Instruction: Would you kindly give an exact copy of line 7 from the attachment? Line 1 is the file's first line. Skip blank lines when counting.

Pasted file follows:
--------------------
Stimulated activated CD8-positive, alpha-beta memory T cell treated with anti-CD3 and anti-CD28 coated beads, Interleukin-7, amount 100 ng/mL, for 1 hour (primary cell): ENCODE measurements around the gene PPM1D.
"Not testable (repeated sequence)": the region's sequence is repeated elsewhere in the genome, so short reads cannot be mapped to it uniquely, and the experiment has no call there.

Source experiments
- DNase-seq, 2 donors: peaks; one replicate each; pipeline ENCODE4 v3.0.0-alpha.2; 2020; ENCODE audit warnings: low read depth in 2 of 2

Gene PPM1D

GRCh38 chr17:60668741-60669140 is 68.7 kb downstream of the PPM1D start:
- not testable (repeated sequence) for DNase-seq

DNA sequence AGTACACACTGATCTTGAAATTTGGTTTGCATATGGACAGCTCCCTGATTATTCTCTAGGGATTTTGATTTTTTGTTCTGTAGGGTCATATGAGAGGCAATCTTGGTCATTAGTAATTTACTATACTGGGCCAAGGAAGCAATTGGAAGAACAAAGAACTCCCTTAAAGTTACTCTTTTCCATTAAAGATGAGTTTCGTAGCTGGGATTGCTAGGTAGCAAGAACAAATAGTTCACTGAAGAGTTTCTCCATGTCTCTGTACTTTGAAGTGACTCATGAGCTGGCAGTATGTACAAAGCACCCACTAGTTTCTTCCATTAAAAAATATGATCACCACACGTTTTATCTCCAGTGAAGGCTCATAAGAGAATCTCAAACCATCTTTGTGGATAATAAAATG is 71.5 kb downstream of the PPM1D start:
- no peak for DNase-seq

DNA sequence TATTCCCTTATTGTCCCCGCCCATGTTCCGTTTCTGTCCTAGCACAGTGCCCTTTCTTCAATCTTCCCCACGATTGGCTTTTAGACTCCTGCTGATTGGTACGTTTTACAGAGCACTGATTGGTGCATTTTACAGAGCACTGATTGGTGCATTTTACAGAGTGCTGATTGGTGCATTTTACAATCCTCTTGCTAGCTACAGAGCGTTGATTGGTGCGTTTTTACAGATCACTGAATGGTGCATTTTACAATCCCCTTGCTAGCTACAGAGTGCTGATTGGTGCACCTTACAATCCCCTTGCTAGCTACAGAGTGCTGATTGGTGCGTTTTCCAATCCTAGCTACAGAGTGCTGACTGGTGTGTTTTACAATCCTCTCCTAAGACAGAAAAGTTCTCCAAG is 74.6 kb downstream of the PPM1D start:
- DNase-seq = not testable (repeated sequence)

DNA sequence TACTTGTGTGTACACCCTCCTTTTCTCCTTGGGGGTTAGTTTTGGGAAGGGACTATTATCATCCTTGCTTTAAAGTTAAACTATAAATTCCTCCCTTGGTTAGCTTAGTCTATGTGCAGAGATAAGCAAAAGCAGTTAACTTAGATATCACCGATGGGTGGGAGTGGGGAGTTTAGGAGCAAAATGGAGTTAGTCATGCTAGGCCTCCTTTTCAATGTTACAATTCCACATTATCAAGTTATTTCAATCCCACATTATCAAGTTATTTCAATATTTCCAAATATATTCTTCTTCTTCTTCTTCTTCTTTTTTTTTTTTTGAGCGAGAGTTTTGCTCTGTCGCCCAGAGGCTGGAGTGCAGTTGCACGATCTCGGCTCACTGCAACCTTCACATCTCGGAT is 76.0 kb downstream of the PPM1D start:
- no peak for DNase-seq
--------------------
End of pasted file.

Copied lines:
- not testable (repeated sequence) for DNase-seq